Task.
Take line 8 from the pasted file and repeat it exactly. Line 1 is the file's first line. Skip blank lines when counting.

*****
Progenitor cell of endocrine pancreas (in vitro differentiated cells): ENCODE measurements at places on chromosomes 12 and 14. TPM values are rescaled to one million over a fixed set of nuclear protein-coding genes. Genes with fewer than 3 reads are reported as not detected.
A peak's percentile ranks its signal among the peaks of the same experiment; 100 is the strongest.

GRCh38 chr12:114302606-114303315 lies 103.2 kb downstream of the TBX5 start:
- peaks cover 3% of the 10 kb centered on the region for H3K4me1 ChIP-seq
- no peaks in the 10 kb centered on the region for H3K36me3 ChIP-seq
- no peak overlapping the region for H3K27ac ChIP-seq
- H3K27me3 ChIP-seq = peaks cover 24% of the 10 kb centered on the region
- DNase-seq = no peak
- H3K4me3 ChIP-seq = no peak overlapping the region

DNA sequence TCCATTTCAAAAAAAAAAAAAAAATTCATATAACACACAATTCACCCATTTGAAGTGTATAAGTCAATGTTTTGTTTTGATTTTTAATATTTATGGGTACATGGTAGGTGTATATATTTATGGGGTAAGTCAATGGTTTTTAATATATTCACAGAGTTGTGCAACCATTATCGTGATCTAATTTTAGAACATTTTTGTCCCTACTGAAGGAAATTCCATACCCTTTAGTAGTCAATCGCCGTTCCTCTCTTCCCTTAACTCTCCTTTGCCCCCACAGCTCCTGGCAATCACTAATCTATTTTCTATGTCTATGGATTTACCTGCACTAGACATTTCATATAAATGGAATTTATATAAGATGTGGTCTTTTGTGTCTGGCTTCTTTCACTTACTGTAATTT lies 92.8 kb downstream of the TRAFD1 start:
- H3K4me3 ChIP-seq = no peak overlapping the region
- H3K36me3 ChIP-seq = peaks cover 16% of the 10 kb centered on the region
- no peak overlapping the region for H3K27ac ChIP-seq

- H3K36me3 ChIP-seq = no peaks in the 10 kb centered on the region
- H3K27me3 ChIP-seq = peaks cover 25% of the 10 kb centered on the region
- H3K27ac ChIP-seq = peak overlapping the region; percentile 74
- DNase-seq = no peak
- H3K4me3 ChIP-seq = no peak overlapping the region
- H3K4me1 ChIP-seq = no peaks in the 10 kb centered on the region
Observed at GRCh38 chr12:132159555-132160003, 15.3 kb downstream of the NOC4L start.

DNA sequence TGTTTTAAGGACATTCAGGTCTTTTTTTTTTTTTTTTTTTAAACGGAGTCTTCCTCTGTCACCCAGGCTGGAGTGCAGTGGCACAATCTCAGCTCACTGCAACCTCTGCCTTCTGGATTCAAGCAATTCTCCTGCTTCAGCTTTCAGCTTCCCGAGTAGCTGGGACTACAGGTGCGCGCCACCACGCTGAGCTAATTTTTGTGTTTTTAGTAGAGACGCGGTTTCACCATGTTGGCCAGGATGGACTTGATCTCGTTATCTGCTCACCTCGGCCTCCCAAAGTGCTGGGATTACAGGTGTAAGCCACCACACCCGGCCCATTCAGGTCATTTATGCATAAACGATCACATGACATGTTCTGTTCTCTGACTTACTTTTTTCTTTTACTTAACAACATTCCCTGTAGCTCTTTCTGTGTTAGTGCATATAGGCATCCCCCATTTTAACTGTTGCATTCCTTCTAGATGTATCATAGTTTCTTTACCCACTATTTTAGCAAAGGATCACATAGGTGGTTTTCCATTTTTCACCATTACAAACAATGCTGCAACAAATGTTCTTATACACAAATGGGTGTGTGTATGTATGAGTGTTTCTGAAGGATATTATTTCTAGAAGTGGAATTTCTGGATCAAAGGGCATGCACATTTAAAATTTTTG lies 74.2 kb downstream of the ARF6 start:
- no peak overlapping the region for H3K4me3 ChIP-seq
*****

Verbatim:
- DNase-seq = no peak